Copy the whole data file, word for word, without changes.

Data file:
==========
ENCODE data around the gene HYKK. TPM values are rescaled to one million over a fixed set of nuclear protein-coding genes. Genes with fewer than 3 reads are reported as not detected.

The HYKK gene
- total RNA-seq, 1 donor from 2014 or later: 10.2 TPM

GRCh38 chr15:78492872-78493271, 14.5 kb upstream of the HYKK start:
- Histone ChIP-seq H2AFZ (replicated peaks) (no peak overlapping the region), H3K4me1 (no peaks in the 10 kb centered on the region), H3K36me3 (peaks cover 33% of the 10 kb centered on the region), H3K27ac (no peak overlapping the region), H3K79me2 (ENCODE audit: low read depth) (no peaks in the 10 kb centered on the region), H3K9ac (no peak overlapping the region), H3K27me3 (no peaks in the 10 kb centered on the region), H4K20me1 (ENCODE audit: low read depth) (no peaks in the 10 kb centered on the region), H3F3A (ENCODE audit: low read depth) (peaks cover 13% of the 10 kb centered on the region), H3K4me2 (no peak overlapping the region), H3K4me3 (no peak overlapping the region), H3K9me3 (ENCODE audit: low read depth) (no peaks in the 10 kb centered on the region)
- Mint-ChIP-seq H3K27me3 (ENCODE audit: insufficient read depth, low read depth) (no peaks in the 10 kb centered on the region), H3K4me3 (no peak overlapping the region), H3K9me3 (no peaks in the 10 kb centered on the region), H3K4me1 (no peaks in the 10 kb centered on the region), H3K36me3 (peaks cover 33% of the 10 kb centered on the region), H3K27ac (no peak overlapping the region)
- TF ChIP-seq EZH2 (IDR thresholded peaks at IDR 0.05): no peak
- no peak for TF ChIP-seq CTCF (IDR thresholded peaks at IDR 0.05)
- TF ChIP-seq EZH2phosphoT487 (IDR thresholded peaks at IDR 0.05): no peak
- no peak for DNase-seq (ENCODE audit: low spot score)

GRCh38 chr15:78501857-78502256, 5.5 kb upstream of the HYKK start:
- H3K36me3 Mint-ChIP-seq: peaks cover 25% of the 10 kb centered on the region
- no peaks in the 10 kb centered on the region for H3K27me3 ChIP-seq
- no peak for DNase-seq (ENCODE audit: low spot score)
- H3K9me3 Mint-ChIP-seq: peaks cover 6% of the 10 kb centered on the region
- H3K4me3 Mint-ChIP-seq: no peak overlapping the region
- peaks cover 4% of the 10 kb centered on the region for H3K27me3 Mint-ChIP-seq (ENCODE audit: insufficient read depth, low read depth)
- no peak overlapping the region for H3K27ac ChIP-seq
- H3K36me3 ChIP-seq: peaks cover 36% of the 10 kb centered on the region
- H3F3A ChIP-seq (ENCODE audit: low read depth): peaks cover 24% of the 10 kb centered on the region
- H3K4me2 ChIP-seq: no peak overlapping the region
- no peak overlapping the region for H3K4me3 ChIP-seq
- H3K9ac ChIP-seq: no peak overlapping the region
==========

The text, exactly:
ENCODE data around the gene HYKK. TPM values are rescaled to one million over a fixed set of nuclear protein-coding genes. Genes with fewer than 3 reads are reported as not detected.

The HYKK gene
- total RNA-seq, 1 donor from 2014 or later: 10.2 TPM

GRCh38 chr15:78492872-78493271, 14.5 kb upstream of the HYKK start:
- Histone ChIP-seq H2AFZ (replicated peaks) (no peak overlapping the region), H3K4me1 (no peaks in the 10 kb centered on the region), H3K36me3 (peaks cover 33% of the 10 kb centered on the region), H3K27ac (no peak overlapping the region), H3K79me2 (ENCODE audit: low read depth) (no peaks in the 10 kb centered on the region), H3K9ac (no peak overlapping the region), H3K27me3 (no peaks in the 10 kb centered on the region), H4K20me1 (ENCODE audit: low read depth) (no peaks in the 10 kb centered on the region), H3F3A (ENCODE audit: low read depth) (peaks cover 13% of the 10 kb centered on the region), H3K4me2 (no peak overlapping the region), H3K4me3 (no peak overlapping the region), H3K9me3 (ENCODE audit: low read depth) (no peaks in the 10 kb centered on the region)
- Mint-ChIP-seq H3K27me3 (ENCODE audit: insufficient read depth, low read depth) (no peaks in the 10 kb centered on the region), H3K4me3 (no peak overlapping the region), H3K9me3 (no peaks in the 10 kb centered on the region), H3K4me1 (no peaks in the 10 kb centered on the region), H3K36me3 (peaks cover 33% of the 10 kb centered on the region), H3K27ac (no peak overlapping the region)
- TF ChIP-seq EZH2 (IDR thresholded peaks at IDR 0.05): no peak
- no peak for TF ChIP-seq CTCF (IDR thresholded peaks at IDR 0.05)
- TF ChIP-seq EZH2phosphoT487 (IDR thresholded peaks at IDR 0.05): no peak
- no peak for DNase-seq (ENCODE audit: low spot score)

GRCh38 chr15:78501857-78502256, 5.5 kb upstream of the HYKK start:
- H3K36me3 Mint-ChIP-seq: peaks cover 25% of the 10 kb centered on the region
- no peaks in the 10 kb centered on the region for H3K27me3 ChIP-seq
- no peak for DNase-seq (ENCODE audit: low spot score)
- H3K9me3 Mint-ChIP-seq: peaks cover 6% of the 10 kb centered on the region
- H3K4me3 Mint-ChIP-seq: no peak overlapping the region
- peaks cover 4% of the 10 kb centered on the region for H3K27me3 Mint-ChIP-seq (ENCODE audit: insufficient read depth, low read depth)
- no peak overlapping the region for H3K27ac ChIP-seq
- H3K36me3 ChIP-seq: peaks cover 36% of the 10 kb centered on the region
- H3F3A ChIP-seq (ENCODE audit: low read depth): peaks cover 24% of the 10 kb centered on the region
- H3K4me2 ChIP-seq: no peak overlapping the region
- no peak overlapping the region for H3K4me3 ChIP-seq
- H3K9ac ChIP-seq: no peak overlapping the region